|Puff-adders probably cause more human snake-bites than any
snake, but are rarely fatal. This is a juvenile, but don't think it's harmless.
This is a topic that's puzzled lots of people for quite a long time, and a number of different answers have been proposed with no one clear winner. The two main threads of answers have been proposed: firstly, that there's no effective natural selection on snake venom, once evolved, venom toxicity just drifts along. Others suggest exactly the opposite: that it must be a trait that is subject to extremely high selection pressures to have evolved as it has. Now, the argument for a neutral drift stems mainly from the observation that non-venomous snakes exist and, indeed thrive: if one species manages without venom, but another has it and both do just fine, it would seem clear that evolution has nothing to do with it. On the surface it's a pretty convincing idea, but I wonder too if there's some slightly dubious thinking going on here. Remember the thorn story: many plants here have thorns, but the animals eat them anyway, so why should they have evolved? I think the same sort of idea is happening here: we're looking at a situation that may seem daft today, but wasn't before.
|Female Boomslang - you'll probably die painfully |
in 2-5 days if not treated. Happily, they're rather shy.
|Boomslang showing rear fangs typical of colubrid snakes. |
Don't try this at home folks...
Just as bacteria can evolve resistance to our antibiotics, so too can resistance evolve in prey to snake venom. Now, resistance is most likely to evolve in bacteria when the doses aren't kept high enough for long enough to kill everything - that's why it's crucial to complete a course of antibiotics (if you don't, there might be some bacteria that were nearly resistant still alive when you stop, and you've just selected very strongly for those strains that are close to evolving proper resistance). It's surely the same with snake venom: it's much harder to evolve resistance to a massive dose of a toxic nasty, than it is to a smaller dose that some individuals might just survive. We also use multiple antibiotics when we're trying to protect against bacteria developing resistance (it's much harder to simultaneously evolve resistance to two antibiotics than just one), which seems like a plausible reason for why venom is full of a whole range of toxins too. Despite this, resistance can still evolve in prey animals, so the doses need to keep getting larger and larger - just like thorns do - with the result that when used in self defence against an animals that has no evolved immunity because it's so rare to get bitten, the dose is incredibly toxic. All good reasons for why evolution might well lead to what looks like 'overkill' in snake venom.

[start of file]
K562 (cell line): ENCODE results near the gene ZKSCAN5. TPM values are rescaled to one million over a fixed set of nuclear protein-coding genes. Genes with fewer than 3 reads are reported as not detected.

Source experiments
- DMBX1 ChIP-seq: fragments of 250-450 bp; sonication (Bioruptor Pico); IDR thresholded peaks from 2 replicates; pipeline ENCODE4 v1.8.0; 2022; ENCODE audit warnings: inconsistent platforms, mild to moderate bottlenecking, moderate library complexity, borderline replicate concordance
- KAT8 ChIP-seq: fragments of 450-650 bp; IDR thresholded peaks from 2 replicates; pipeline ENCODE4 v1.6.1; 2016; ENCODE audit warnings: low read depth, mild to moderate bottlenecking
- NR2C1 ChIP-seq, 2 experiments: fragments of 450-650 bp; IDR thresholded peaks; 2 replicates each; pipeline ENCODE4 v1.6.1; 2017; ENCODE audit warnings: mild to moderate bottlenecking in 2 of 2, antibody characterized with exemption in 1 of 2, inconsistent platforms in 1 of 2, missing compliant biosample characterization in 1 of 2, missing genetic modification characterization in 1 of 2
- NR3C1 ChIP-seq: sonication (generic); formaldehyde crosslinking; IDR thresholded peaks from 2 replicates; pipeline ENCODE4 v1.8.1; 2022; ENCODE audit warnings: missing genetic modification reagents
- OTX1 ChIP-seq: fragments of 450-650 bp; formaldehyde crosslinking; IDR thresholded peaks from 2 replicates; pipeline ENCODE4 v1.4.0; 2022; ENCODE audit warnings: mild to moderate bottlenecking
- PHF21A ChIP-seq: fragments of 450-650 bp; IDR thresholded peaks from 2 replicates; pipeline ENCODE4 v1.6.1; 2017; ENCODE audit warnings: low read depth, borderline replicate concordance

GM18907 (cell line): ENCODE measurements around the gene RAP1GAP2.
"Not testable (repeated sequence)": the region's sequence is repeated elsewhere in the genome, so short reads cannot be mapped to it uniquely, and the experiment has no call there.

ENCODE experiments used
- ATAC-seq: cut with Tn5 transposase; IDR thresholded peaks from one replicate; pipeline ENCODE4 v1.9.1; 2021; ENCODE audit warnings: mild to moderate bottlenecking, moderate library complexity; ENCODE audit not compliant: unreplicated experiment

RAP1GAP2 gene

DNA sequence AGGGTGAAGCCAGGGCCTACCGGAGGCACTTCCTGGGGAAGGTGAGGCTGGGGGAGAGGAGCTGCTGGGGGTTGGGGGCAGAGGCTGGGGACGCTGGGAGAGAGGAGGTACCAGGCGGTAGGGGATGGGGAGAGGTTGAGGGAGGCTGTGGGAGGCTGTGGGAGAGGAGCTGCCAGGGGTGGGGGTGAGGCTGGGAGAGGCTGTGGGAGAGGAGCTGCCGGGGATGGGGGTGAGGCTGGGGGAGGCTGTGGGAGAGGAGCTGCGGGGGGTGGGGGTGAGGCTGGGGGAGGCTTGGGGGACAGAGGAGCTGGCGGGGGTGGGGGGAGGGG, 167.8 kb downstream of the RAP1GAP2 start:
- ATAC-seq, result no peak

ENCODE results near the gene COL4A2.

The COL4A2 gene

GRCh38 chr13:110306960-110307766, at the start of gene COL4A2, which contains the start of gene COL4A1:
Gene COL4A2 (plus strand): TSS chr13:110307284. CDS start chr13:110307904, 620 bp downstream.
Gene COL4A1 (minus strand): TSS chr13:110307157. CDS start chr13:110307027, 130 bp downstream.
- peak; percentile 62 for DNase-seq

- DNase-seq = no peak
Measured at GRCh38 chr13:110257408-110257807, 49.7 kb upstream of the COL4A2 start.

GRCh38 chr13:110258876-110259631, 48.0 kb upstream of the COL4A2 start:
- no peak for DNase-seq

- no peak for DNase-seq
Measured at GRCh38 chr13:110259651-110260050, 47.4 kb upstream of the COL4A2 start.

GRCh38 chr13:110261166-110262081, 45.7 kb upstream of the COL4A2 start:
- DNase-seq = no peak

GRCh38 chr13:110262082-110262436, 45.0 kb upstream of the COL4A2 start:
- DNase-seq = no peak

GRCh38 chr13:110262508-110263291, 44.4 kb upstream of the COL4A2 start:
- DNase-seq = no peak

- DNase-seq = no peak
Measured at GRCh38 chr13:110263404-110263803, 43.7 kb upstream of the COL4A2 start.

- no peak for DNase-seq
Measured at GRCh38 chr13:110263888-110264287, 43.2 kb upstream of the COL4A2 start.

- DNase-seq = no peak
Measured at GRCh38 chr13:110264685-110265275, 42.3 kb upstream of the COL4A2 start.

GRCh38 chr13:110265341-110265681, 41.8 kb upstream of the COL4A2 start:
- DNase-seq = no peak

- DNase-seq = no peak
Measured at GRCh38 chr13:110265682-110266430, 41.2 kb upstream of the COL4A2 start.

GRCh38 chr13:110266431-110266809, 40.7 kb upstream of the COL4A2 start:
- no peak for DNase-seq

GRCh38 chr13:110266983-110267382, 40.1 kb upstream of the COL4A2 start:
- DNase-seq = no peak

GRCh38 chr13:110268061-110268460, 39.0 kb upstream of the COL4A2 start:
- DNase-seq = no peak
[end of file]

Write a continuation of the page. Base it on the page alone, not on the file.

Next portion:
|Tiger snakes are only the tiniest bit venomous (no human risk), and use both |
constriction and venom to subdue birds, bats, and other retiles.
Now, what we haven't talked about is what it actually feels like to be bitten by one of these, and it so happens that I know there's at least one person involved the blog who could give us a first hand account if he were feeling inspired in the comments? [He's in good company, by the way - estimates suggest about 43,000 venomous snake-bites each year in East Sub-saharan Africa.]
PS a word of advice if you do get bitten by a venomous snake - if you can identify it, great, if not please don't got thrashing about after it to kill it or get a better look. Most snake-bites can be identified sufficiently from their toxic effects and many anti-venin these days can target a group of snakes. If you (or your friends) go thrashing around after a venomous snake that's already scared the most likely outcome is someone else getting bitten too which doesn't help things at all. Do get yourself somewhere with anti-venin as fast as possible though...
Mebs, D. (2001). Toxicity in animals. Trends in evolution? Toxicon, 39 (1), 87-96 DOI: 10.1016/S0041-0101(00)00155-0
Barlow, A., Pook, C., Harrison, R., & Wuster, W. (2009). Coevolution of diet and prey-specific venom activity supports the role of selection in snake venom evolution Proceedings of the Royal Society B: Biological Sciences, 276 (1666), 2443-2449 DOI: 10.1098/rspb.2009.0048